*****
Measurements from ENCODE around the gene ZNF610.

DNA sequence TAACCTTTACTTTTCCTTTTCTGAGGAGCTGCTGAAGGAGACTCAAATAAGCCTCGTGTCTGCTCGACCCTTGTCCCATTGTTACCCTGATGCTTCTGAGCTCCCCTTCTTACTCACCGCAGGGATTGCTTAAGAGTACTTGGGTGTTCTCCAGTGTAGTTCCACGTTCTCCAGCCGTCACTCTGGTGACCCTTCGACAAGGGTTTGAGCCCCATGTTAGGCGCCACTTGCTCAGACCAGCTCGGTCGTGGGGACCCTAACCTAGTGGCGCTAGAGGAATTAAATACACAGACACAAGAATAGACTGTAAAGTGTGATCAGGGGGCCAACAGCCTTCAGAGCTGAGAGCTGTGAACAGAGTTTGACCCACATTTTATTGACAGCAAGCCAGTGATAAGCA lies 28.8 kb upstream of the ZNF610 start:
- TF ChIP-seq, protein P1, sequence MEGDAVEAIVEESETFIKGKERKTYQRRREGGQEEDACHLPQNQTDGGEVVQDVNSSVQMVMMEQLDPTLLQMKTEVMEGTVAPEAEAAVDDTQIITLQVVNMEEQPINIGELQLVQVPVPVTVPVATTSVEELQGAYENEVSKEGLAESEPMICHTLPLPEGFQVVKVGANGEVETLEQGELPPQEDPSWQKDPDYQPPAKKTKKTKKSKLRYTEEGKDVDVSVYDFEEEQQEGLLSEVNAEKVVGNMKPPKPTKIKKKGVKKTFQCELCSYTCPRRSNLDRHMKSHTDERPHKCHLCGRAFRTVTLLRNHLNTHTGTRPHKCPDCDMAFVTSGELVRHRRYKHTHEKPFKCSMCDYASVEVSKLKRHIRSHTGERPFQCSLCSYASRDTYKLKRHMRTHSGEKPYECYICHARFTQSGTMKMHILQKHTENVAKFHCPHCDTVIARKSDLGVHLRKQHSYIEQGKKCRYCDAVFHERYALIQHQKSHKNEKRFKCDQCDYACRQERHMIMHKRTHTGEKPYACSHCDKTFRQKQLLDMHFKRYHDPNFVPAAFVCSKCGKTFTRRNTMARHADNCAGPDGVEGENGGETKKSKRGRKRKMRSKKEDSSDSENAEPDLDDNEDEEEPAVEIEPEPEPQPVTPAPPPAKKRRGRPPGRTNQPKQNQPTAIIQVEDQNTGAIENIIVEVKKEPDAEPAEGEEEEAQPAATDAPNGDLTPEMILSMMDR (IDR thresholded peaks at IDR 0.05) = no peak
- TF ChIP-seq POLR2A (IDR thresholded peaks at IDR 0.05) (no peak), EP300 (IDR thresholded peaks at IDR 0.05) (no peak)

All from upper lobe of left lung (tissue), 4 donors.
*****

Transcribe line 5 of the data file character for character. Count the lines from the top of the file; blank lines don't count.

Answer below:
All from upper lobe of left lung (tissue), 4 donors.